Dictionary.com

usurp

[ yoo-surp, -zurp ]
/ yuˈsɜrp, -ˈzɜrp /
Save This Word!
See synonyms for: usurp / usurped / usurper on Thesaurus.com

verb (used with object)
to seize and hold (a position, office, power, etc.) by force or without legal right: The pretender tried to usurp the throne.
to use without authority or right; employ wrongfully: The magazine usurped copyrighted material.
verb (used without object)
to commit forcible or illegal seizure of an office, power, etc.; encroach.
QUIZ
THINGAMABOB OR THINGUMMY: CAN YOU DISTINGUISH BETWEEN THE US AND UK TERMS IN THIS QUIZ?
Do you know the difference between everyday US and UK terminology? Test yourself with this quiz on words that differ across the Atlantic.
Question 1 of 7
In the UK, COTTON CANDY is more commonly known as…

Origin of usurp

First recorded in 1275–1325; Middle English, from Latin ūsūrpāre “to take possession through use,” equivalent to ūsū (ablative of ūsus “act of using, employment” (see use) + -rp-, reduced form of -rip-, combining form of rapere “to seize” + -āre infinitive ending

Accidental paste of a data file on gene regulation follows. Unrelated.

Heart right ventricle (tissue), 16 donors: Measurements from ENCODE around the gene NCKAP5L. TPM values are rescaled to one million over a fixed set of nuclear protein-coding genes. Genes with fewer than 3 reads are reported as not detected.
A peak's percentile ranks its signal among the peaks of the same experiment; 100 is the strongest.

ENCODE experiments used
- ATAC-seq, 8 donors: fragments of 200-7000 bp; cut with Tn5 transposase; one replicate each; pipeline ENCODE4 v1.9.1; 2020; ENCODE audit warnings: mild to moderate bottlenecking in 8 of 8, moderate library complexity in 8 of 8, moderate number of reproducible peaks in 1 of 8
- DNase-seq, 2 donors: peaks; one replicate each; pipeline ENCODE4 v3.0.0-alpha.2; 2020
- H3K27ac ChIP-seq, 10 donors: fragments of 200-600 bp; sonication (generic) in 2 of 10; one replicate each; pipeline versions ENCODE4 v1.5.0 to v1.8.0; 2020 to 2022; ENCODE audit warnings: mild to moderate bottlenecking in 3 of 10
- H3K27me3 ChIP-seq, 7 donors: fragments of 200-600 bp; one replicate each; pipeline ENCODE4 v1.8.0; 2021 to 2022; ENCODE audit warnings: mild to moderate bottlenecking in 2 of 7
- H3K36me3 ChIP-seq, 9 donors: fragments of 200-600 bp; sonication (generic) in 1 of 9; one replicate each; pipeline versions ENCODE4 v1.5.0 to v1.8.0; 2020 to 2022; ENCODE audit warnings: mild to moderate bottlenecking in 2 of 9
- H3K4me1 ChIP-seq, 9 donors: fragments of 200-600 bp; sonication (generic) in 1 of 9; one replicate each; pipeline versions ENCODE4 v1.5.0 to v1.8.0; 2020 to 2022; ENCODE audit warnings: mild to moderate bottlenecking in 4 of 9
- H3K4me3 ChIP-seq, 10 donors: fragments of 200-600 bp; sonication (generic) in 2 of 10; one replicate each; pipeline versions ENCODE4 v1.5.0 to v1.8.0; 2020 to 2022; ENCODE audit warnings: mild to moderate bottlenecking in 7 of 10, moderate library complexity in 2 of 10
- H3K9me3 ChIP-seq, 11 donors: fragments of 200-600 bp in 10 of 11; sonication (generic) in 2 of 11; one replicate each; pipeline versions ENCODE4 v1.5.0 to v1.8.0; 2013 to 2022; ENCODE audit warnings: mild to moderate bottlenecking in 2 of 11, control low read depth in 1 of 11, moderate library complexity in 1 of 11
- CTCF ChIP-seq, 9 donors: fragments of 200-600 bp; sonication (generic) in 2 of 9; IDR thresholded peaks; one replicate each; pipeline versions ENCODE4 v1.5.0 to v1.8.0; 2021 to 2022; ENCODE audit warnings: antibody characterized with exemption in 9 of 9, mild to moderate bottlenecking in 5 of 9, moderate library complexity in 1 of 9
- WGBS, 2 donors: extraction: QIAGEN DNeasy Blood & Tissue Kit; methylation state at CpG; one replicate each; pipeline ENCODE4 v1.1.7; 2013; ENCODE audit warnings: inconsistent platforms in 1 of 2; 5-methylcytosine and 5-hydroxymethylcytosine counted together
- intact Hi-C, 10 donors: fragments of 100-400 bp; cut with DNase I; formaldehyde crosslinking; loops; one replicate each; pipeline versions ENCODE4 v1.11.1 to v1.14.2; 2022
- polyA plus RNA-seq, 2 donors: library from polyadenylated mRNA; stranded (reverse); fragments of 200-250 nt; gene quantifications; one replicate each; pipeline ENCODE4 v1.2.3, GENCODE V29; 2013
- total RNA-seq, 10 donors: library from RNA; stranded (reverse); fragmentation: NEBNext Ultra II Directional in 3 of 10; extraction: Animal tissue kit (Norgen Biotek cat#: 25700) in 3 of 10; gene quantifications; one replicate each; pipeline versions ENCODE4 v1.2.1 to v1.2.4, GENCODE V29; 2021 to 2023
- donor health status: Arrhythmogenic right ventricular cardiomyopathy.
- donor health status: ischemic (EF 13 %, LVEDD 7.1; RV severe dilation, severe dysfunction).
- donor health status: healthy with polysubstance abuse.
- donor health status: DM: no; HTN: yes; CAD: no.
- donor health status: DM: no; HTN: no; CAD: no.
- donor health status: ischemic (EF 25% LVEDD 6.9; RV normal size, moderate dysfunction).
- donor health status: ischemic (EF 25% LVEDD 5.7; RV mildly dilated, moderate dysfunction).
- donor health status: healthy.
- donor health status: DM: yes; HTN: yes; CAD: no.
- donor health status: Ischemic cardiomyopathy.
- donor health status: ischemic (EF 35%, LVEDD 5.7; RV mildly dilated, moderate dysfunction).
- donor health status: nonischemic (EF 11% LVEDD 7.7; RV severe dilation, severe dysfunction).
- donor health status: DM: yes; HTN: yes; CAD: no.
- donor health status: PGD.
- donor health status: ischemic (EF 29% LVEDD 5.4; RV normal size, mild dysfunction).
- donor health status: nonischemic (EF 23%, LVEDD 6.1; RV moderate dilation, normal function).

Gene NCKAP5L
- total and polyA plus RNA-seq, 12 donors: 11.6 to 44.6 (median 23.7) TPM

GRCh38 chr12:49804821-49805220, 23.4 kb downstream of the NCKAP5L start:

OTHER WORDS FROM usurp

Dictionary.com Unabridged Based on the Random House Unabridged Dictionary, © Random House, Inc. 2023

How to use usurp in a sentence

British Dictionary definitions for usurp

usurp
/ (juːˈzɜːp) /

verb
to seize, take over, or appropriate (land, a throne, etc) without authority

Derived forms of usurp

usurpation, nounusurpative or usurpatory, adjectiveusurper, noun

Word Origin for usurp

C14: from Old French usurper, from Latin ūsūrpāre to take into use, probably from ūsus use + rapere to seize
Collins English Dictionary - Complete & Unabridged 2012 Digital Edition © William Collins Sons & Co. Ltd. 1979, 1986 © HarperCollins Publishers 1998, 2000, 2003, 2005, 2006, 2007, 2009, 2012
FEEDBACK